The novel’s narrator, Elisa, is a young, housebound woman living through an extended convalescence—from what is initially unclear. She’s lost both of her parents, Anna and Francesco, and, more recently, her “second mother,” Rosaria. What she has, instead, is the felt burden of their life stories and those of others related and connected to them. Elisa informs her readers of her hope:

Perhaps by reconstructing my family’s story, I will finally be able to solve the mystery of my childhood as well as discover the truth behind all the other family myths. Perhaps my ancestors have come back to liberate me from the spell these fables hold over me, and, feeling guilty for having sickened the sensible Elisa with their fabrications, they now want to cure her. This is why I obey their voices and write. Who knows, perhaps with their help I may at last be able to leave this room.

Ralph Ellison’s contemporaneous Invisible Man shares the same premise: that the narrator-protagonist will be able to emerge from self-confinement on the far side of telling his story, but while Ellison’s version is highly individualized, male, and finds its primary storytelling model in Dostoevsky’s Notes from Underground, Morante’s is collective, female, and finds its model in Don Quixote. This effort begins with the story of Elisa’s grandmother, the proud and beautiful Cesira, who marries the charismatic and moneyed Teodoro only to find out he’s been disinherited. This disappointment creates a lifelong resentment that warps their daughter Anna against her mother and vice-versa because of Anna and Teodoro’s compensatory, mutual affection. With this triangular grouping and others, Elisa both recounts the actual events that mark her family’s existence and tries to understand why fantasy is so central to the being and bearing of each person.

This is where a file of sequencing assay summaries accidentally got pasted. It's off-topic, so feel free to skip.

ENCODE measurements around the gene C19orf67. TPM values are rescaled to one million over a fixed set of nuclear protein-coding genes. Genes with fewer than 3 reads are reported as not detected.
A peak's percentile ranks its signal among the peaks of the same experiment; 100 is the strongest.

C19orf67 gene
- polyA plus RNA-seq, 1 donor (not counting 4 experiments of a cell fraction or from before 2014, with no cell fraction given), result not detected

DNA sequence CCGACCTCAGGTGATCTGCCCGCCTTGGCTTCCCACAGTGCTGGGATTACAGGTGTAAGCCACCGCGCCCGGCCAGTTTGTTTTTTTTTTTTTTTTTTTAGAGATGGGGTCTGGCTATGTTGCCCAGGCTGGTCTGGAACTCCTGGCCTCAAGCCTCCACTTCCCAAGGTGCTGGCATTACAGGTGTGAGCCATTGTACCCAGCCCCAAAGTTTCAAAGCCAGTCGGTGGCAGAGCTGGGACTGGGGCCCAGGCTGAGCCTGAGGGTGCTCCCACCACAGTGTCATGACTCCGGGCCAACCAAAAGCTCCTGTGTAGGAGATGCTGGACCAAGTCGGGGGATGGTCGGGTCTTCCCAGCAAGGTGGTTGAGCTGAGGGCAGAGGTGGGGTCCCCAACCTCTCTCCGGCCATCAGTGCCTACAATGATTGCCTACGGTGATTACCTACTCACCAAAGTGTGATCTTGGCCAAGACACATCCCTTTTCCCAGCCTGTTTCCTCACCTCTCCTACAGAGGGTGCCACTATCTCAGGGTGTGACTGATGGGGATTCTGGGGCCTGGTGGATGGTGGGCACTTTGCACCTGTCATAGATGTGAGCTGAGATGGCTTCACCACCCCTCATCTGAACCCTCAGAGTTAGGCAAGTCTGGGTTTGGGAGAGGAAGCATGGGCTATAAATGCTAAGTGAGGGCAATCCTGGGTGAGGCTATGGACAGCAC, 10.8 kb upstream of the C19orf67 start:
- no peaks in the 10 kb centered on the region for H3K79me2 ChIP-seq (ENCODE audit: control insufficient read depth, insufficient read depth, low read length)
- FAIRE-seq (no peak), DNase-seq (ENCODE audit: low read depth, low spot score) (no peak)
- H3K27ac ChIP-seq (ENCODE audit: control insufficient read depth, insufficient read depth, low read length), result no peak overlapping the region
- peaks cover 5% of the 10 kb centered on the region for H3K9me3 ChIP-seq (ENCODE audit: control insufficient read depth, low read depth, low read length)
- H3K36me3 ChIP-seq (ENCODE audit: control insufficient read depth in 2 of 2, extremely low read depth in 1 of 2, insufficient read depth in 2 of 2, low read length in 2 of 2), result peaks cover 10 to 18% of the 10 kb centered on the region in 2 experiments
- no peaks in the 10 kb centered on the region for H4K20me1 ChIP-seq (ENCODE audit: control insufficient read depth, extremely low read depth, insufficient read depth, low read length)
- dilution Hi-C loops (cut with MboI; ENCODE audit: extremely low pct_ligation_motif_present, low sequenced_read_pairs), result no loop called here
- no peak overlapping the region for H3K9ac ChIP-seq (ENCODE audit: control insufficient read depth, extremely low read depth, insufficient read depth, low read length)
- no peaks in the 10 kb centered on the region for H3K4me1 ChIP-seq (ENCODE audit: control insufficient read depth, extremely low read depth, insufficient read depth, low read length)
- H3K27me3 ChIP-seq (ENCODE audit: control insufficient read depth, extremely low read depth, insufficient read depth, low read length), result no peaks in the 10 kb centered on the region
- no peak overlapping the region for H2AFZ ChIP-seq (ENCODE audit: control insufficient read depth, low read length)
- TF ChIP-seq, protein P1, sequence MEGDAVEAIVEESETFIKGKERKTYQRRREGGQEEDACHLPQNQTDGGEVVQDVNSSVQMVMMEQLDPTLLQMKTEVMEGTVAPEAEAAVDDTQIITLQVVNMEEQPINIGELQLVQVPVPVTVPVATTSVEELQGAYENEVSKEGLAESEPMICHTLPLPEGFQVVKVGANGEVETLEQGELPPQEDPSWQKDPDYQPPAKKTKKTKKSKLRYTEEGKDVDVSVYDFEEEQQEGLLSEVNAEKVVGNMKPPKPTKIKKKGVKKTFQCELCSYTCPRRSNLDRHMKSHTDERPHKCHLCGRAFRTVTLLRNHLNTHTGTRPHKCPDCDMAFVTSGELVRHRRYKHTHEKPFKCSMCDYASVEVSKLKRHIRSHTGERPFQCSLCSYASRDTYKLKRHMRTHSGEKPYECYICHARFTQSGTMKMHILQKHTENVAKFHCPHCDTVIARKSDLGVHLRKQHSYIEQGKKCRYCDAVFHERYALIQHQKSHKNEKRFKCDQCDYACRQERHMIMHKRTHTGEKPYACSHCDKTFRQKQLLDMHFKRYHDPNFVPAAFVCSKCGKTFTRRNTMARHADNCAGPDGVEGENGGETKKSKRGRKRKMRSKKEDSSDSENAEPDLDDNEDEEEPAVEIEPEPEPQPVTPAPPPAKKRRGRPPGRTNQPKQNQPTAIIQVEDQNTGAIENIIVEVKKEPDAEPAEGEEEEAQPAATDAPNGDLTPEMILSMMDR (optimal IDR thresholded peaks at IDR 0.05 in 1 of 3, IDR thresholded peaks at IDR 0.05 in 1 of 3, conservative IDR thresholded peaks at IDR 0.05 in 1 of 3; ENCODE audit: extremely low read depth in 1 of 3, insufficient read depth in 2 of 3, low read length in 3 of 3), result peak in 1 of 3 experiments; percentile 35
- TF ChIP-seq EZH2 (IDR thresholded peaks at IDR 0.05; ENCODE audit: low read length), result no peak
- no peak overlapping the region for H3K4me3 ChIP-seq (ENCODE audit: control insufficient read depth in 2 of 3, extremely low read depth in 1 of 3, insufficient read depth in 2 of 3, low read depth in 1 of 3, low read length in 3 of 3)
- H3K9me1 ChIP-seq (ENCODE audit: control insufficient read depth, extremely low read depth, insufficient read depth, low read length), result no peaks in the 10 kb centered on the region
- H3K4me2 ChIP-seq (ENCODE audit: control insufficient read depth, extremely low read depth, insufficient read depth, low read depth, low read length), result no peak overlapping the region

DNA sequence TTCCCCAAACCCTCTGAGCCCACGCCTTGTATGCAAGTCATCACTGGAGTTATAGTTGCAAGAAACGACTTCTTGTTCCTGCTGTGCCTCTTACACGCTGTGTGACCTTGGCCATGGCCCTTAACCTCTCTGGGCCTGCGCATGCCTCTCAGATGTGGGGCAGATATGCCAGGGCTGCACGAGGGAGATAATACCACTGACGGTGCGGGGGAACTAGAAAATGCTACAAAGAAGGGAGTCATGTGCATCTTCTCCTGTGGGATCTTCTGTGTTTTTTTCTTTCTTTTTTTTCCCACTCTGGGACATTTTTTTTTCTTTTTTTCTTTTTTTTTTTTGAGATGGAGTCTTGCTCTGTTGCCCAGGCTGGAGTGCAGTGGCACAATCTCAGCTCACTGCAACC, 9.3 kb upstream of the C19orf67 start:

But if that makes these characters sound soft-focus—inspiring, tragic, resilient, etc.—be warned: this is a novel populated by women who lead lives stretched across acid planes of frustration, fury, and fantasy.


Morante shows us young people both representing themselves and regarding each other in aggrandizing ways, whether in private thoughts, conversation, or courtship rites. The same young people, reacting to parents who often accuse them of causing their misfortunes, imagine for themselves other possibilities, even whole other lives. In other words, whether young or old, characters in the novel perpetually tell themselves and each other outlandish stories and repeatedly believe these, not against the evidence of ordinary reality but because of it: fantasy-making is a stay against what, in Morante’s rendering, are the inevitable disappointments of actual courtship, married life, parenting, and being parented. Such disappointments unfold amid the daily difficulties of poverty and poor public standing in urban and rural communities dominated by the longstanding relationships within a static cohort of families. Both the Church and daily, lived-out Catholicism are everywhere present in this world, though never coherently: baptism is experienced as a furtive act that saves the soul of the child at the expense of the marriage, while marriage itself becomes a test of wills. One would-be spouse forces the other to choose either a civil ceremony or a devout single life of obedience to the Church’s rules. More generally, characters either blithely ignore religion, sincerely and ostentatiously devote themselves to it, or fold it into a larger array of fearfully observed superstitious practices. Across all of this activity, characters never stop with their extended and elaborate imaginings; eventually, as they become adults and then grow old, these become “fictional memories” that the characters treat as real spurs to present-day decisions and deeds. Initially benign versions of fantasy-making repeatedly extend to extremes of delusion and damage, recalling Cervantes.